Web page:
Lets take a few steps back and remember where it all started. People either don't know or tend to forget that the Internet was created for one purpose. It was created for secure non centralized and in fact peer to peer voice communications, this was proposed all the way back in the early 60's. It was to be the phone system of the military and the huge advantage would be no physical or logical central point of control open to attack by the "enemy". So lets not forget that on it's first birthday, the Internet was all about VoIP and almost everything that has happened since in the world of VoIP (Voice and Video over IP) has been a very predictable and linear evolution. VoIP as an industry and technology has been about making the technology better incrementally and not a revolution, well almost everything, we will come back to this later after we remind ourselves what was revolutionary about the Internet.

By the mid 70's virtually all major research centers whether military, industrial or academic were connected to the Internet on an international level. And because of it's OPEN nature, the researchers were for all practical purposes allowed to use the network for whatever they chose to or could imagine, within the limits of the technology. Because of this important step it was easy for this group to turn the Internet from a voice network into a Galactic Network of globally interconnected computers through which anyone could run programs and access files located anywhere in the "cloud" and this led to one true revolution which nobody expected, that of the web, which is undergoing it's own predictable evolution.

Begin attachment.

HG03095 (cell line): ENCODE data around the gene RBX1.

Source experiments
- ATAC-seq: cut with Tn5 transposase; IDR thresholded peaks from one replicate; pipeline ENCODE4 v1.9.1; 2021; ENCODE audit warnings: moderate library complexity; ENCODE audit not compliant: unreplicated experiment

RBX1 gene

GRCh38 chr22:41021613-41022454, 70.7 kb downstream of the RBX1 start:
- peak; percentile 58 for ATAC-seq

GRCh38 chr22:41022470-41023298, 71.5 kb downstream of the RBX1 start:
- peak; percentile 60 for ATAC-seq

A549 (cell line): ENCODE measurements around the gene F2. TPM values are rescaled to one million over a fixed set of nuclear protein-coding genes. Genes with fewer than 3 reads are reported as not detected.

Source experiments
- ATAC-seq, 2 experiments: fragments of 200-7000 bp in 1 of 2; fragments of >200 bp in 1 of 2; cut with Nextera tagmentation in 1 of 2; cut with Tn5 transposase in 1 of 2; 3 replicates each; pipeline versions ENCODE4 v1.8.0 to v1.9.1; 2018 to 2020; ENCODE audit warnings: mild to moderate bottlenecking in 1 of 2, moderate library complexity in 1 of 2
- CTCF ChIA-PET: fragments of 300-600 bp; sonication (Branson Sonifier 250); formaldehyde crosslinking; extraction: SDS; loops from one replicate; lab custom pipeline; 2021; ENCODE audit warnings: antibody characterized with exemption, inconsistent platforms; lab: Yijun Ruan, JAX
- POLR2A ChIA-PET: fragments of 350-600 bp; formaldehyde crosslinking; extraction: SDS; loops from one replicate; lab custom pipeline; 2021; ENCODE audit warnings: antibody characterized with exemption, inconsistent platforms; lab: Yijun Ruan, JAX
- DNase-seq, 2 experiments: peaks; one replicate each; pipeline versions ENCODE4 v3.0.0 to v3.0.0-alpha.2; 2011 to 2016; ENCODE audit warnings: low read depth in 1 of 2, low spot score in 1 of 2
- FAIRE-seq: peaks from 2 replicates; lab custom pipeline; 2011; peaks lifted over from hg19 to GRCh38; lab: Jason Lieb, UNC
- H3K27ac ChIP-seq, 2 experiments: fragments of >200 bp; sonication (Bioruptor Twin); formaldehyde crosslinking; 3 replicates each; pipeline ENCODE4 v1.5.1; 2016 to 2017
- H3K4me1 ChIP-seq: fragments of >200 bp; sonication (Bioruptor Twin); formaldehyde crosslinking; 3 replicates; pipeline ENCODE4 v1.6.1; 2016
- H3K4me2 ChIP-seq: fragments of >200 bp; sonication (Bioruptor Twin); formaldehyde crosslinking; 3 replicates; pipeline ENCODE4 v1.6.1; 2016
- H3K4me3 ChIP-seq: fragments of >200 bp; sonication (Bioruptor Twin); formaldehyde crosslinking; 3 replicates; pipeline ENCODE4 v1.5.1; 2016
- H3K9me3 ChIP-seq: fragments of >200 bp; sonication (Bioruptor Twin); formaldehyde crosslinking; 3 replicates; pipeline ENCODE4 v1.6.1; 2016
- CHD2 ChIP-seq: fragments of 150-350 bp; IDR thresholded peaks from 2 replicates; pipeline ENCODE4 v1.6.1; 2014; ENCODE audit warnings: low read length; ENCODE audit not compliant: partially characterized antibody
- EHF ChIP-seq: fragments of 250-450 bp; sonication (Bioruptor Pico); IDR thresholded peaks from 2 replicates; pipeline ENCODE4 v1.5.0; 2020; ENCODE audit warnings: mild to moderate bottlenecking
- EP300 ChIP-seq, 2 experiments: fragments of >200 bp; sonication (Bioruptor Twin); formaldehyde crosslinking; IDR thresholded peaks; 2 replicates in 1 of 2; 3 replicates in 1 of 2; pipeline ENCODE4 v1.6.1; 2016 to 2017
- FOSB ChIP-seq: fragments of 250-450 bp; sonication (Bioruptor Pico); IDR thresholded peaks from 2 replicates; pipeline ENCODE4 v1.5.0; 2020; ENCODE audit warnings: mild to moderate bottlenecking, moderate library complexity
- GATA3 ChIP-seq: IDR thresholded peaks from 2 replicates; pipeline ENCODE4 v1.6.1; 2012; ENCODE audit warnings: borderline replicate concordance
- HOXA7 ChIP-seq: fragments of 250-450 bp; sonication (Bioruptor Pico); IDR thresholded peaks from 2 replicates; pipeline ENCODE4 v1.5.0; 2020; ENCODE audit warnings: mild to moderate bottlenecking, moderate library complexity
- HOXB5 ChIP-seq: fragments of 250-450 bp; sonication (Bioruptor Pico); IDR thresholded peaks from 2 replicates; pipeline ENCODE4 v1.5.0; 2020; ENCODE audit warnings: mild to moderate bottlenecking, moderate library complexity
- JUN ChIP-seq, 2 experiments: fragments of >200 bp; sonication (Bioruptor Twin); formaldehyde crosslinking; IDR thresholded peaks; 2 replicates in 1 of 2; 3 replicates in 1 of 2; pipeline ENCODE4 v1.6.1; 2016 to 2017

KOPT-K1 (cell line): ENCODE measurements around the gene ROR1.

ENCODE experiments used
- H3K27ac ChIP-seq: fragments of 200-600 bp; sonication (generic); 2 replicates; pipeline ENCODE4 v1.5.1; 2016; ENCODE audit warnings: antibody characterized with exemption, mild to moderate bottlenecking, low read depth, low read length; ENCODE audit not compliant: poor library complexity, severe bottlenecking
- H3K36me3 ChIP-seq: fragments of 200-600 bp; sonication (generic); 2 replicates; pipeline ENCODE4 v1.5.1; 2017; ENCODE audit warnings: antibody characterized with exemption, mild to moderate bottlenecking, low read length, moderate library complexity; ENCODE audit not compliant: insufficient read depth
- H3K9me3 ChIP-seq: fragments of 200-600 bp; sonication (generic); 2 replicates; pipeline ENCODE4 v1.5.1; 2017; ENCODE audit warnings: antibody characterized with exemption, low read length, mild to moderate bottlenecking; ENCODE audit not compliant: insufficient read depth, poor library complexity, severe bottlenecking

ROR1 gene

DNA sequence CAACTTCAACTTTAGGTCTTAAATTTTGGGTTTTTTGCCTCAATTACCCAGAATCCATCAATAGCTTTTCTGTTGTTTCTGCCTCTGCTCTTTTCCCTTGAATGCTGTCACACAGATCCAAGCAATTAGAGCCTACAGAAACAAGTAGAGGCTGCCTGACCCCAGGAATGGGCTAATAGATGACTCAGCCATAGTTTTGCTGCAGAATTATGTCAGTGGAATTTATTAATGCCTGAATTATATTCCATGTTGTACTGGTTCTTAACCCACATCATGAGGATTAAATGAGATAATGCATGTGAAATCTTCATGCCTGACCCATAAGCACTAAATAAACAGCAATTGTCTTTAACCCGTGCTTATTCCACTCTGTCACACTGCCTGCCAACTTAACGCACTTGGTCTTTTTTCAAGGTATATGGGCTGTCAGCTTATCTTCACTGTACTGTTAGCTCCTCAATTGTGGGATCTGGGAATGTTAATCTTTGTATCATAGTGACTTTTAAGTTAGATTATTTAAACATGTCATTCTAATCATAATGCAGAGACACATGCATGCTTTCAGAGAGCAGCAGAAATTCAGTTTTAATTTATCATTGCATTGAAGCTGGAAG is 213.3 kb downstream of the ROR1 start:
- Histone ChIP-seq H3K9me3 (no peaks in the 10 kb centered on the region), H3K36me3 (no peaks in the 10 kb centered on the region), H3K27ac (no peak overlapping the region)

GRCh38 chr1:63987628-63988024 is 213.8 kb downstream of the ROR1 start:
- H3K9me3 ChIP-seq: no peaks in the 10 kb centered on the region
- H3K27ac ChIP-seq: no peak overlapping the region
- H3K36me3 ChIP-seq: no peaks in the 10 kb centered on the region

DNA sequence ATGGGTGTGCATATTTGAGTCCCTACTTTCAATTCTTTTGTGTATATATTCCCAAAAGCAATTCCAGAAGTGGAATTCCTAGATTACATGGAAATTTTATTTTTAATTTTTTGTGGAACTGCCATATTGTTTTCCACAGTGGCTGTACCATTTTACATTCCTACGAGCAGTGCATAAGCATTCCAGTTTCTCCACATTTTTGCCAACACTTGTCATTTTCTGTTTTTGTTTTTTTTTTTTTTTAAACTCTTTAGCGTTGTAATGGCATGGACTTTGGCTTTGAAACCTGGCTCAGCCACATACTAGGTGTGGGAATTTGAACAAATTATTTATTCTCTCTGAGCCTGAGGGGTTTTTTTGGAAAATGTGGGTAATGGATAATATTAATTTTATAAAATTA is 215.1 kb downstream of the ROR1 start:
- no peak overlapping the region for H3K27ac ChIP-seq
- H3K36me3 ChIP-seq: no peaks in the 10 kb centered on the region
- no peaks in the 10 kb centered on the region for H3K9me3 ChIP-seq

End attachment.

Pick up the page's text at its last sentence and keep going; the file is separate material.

So what was that one thing about VoIP which has been revolutionary? Simply a social and political oversight. As this network motivated by an open and non commercial design due to it's research and military use kept growing and evolving very unpredictably into commercial and mass society, no one was thinking (or those that were stayed very quiet) about the fact that a network capable of carrying voice with no central control negated the need for tariffs, the revolution was that VoIP arbitrage became a reality and this has led to the clear and reasonable prediction that voice will die as a commodity. So to distill my point, yes, VoIP arbitrage was a very exciting and disruptive revolution, but as Alec points out, we have been there and done that and after roughly a decade the excitement is dying out over this revolutionary segment of the telecoms industry. This has nothing to do with VoIP dying out or its quiet evolution. We are being introduced to VoIP products and services all the time that have the potential to make the world better and different than it was yesterday. Whether it's a new conferencing platform that ties in to social networks easily with an easy to use interface, a high definition video phone carrier which reminds us of the Jetsons or a PBX aiming to be so simple to manage that consumers can own and control their own telephony, these are incremental changes that bring us closer to the world that was predicted by the first Netizens 50 or so years ago.

A couple of final notes, we say the hype and business of VoIP arbitrage is dying out, but remember or realize, the worlds biggest IP network will not necessarily be the Internet, it just might be a closed network dominated by cellular carriers. Also there is no guarantee that the Internet itself will remain open as currently is the case. If a tiered Internet becomes a reality then the commodity market of Voice/Video and information packets/minutes will continue to a lively topic ;)


Happy New Years everyone and wish you all the best. I'm attending the CES show in Las Vegas this year and will post any interesting insights or products I run across next week so stay tuned.